As you grow older, serious consideration about your end of life wishes and decisions will arise. While it can be an uncomfortable topic, planning ahead and creating advanced directives gives you the peace of mind of knowing your wishes will be respected, even in the event where you cannot communicate on your own. A legal tool used in estate planning, advanced directives empower individuals to preserve their autonomy and make decisions aligned with their values. Some forms of advanced directives include:
Healthcare Power of Attorney: One of the most common advanced directives, Healthcare Power of Attorney allows you to appoint an individual as your healthcare proxy. This trusted loved one will have the power to make medical decisions on your behalf, in the event that you are unable to do so yourself. As such, it’s vital to carefully choose this individual and clearly outline the boundaries of their decision-making authority.
Financial Power of Attorney: Financial Power of Attorney is another crucial advanced directive. Similar to your Healthcare Power of Attorney, this document enables you to designate a person to handle your finances if you become incapacitated. You’ll provide clear instructions on how that agent should manage your finances, protecting your assets and ensuring your financial interests are secure.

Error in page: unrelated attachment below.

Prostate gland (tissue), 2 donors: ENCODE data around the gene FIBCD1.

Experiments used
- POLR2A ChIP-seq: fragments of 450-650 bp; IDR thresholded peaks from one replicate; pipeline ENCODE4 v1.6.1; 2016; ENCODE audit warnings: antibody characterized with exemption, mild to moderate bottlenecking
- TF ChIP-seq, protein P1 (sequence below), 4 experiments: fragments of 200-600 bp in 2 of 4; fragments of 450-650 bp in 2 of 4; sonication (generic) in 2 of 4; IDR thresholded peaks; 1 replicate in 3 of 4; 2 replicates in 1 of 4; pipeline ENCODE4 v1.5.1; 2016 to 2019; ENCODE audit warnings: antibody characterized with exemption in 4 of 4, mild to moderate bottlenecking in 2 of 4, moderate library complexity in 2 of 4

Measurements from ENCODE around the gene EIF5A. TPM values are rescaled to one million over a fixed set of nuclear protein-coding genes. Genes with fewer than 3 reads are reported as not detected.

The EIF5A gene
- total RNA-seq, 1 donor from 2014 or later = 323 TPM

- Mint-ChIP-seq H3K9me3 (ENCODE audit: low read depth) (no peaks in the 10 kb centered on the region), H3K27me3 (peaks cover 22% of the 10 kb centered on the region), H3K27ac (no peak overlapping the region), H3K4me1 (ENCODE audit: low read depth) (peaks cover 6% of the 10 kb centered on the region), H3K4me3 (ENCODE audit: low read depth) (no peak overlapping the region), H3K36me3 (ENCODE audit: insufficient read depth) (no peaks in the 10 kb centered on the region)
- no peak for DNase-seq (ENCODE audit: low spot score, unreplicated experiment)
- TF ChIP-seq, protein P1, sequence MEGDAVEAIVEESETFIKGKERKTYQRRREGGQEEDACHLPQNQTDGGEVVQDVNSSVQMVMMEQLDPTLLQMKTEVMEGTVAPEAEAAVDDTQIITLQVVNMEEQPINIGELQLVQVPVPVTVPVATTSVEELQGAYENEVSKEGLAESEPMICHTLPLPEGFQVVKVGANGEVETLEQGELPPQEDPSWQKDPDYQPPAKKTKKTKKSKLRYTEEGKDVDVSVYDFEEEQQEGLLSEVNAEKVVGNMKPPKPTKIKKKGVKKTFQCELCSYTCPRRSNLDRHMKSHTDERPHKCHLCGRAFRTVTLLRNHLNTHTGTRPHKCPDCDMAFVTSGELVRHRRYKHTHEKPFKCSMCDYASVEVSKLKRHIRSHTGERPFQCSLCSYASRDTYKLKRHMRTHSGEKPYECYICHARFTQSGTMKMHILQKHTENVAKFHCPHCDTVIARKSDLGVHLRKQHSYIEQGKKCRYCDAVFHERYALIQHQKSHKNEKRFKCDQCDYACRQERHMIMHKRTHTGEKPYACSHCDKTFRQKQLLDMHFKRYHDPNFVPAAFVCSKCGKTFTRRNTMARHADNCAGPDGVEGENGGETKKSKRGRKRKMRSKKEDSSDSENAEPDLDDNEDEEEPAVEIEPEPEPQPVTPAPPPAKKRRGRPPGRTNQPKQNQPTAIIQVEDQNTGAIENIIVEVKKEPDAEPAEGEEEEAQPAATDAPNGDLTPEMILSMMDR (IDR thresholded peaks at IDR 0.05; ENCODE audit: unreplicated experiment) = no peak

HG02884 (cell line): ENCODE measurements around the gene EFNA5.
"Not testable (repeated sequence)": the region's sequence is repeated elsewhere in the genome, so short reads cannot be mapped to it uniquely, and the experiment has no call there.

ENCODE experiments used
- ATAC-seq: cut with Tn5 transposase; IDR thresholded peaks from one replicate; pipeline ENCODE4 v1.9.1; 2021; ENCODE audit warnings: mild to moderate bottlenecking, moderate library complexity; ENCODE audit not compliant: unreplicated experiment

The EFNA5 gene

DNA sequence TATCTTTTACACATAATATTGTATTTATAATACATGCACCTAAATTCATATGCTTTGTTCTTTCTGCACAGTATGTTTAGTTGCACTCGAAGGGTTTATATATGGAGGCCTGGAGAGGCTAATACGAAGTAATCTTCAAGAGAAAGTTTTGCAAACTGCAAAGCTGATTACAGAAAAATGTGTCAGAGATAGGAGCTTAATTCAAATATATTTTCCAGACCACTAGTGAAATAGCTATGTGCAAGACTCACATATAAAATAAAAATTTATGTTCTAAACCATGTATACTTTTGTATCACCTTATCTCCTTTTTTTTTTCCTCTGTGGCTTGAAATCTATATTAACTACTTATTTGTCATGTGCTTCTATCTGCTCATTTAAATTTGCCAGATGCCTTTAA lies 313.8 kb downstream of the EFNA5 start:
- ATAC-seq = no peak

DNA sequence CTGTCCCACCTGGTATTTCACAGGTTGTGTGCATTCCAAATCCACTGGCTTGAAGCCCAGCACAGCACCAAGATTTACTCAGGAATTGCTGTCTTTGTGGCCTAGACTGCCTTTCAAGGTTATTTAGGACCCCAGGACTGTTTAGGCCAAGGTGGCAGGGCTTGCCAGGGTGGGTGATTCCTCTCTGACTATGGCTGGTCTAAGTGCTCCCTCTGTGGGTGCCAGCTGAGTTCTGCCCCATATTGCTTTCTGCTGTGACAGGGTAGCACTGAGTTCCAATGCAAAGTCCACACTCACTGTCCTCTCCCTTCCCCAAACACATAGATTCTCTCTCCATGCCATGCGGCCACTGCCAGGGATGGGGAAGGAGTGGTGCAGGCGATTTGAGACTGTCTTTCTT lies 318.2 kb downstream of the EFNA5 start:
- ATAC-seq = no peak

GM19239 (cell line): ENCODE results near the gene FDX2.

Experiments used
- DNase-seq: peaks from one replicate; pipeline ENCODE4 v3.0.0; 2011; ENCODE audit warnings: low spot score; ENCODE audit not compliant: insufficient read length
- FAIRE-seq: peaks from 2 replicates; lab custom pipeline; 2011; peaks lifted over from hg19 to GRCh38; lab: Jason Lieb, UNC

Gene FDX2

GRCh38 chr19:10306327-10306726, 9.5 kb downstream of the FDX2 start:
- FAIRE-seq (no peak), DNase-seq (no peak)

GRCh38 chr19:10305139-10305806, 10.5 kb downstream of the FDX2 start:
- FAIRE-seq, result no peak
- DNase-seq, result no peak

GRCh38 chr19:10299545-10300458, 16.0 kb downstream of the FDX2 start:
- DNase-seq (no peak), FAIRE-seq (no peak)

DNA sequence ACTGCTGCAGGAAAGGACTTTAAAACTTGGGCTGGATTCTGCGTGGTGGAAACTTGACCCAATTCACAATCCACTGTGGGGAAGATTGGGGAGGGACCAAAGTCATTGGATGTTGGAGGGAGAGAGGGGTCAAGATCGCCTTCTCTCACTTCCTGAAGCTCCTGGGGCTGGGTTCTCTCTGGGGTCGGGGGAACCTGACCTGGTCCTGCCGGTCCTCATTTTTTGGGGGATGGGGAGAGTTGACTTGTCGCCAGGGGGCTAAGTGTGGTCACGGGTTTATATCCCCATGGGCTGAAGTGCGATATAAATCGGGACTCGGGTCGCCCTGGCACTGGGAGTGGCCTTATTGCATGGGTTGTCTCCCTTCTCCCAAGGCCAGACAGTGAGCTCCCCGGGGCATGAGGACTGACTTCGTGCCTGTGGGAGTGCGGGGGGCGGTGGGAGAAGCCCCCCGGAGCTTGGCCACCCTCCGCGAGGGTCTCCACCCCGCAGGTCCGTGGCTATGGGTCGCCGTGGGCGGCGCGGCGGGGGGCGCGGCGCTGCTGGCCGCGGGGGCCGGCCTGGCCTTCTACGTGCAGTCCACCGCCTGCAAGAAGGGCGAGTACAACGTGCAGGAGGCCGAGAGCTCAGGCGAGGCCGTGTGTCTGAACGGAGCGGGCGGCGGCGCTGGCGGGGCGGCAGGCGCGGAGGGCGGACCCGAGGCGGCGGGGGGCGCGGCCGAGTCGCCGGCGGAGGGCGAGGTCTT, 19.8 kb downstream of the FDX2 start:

Living Wills: Living wills are advanced directives that outline your wishes regarding medical treatment in specific situations. These documents guide medical professionals and your loved ones in making decisions about life-sustaining treatments in situations where you are unable to communicate. By clearly outlining your preferences, you can ensure that your values and beliefs are respected during critical healthcare decisions.
Medical Directives: Medical directives encompass a wide range of instructions and preferences related to your healthcare. They can include specific treatment instructions, organ donation preferences, palliative care wishes, and more. Another specific form of medical directive is a Do Not Resuscitate (DNR) order. Typically used towards end-of-life care, this states you do not want CPR if your heart stops or if you stop breathing.
Advanced directives are complicated terrain, and working closely with a legal professional ensures your wishes will be properly documented and executed. For guidance on navigating advanced directives, contact us.